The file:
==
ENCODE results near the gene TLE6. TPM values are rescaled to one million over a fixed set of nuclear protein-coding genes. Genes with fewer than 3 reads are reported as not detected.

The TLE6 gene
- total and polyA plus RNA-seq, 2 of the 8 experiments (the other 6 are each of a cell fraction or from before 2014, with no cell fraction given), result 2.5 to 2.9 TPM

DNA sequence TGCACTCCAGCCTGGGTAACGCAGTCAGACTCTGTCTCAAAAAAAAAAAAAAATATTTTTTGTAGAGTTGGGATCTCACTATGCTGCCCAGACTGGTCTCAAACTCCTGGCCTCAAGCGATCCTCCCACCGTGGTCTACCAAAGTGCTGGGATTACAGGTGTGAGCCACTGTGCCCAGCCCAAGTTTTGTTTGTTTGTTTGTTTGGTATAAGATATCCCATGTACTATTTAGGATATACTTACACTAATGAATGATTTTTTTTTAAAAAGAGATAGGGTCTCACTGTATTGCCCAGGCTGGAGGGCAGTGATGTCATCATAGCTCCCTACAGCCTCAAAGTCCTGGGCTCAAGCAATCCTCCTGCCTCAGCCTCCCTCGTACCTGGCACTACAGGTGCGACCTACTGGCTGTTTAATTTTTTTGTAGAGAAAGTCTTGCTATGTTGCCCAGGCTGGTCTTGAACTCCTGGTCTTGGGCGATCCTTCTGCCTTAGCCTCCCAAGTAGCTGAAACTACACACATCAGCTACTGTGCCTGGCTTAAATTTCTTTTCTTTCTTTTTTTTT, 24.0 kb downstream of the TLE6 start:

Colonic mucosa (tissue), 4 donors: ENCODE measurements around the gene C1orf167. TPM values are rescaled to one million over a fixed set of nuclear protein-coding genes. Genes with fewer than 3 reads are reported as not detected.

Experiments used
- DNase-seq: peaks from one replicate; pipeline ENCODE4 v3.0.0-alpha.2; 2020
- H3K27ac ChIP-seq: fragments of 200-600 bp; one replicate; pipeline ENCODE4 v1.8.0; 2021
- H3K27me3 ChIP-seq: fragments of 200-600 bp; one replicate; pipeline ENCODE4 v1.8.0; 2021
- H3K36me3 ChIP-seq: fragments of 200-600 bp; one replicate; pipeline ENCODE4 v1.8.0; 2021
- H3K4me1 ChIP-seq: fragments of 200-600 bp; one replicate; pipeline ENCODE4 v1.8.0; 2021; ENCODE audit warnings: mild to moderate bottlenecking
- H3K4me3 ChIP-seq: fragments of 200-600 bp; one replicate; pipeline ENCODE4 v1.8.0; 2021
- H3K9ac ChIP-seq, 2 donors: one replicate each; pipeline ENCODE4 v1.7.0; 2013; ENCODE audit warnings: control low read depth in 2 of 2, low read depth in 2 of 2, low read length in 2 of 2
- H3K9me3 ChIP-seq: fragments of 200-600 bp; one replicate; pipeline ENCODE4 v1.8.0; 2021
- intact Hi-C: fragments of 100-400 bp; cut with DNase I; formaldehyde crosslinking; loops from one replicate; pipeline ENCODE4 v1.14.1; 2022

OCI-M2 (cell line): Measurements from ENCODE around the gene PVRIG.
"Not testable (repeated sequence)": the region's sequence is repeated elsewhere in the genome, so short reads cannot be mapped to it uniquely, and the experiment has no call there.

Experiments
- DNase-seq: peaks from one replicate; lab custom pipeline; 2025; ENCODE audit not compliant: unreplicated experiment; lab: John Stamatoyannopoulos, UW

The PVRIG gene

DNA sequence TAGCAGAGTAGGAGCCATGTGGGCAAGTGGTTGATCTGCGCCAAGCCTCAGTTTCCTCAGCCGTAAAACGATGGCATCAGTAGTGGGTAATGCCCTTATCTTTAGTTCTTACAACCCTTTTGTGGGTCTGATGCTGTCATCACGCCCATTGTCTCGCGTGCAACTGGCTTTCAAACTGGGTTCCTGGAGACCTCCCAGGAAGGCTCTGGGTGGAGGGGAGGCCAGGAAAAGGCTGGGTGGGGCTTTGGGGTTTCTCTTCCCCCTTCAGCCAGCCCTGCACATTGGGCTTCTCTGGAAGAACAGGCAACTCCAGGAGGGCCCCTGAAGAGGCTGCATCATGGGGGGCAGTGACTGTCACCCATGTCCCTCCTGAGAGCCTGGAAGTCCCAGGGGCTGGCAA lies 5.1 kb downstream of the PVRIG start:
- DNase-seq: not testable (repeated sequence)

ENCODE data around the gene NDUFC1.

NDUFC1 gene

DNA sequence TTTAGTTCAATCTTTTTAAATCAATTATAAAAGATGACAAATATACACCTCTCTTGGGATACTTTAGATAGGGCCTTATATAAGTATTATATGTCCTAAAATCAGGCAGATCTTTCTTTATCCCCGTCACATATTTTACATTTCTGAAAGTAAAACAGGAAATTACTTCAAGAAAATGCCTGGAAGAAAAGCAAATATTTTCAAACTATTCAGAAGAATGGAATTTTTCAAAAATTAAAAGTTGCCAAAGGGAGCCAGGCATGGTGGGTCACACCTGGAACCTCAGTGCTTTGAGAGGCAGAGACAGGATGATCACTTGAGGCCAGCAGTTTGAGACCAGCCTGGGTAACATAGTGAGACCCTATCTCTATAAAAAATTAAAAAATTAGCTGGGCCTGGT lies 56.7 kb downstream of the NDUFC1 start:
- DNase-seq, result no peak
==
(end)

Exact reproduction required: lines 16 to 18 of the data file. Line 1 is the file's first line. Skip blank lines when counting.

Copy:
OCI-M2 (cell line): Measurements from ENCODE around the gene PVRIG.
"Not testable (repeated sequence)": the region's sequence is repeated elsewhere in the genome, so short reads cannot be mapped to it uniquely, and the experiment has no call there.

Experiments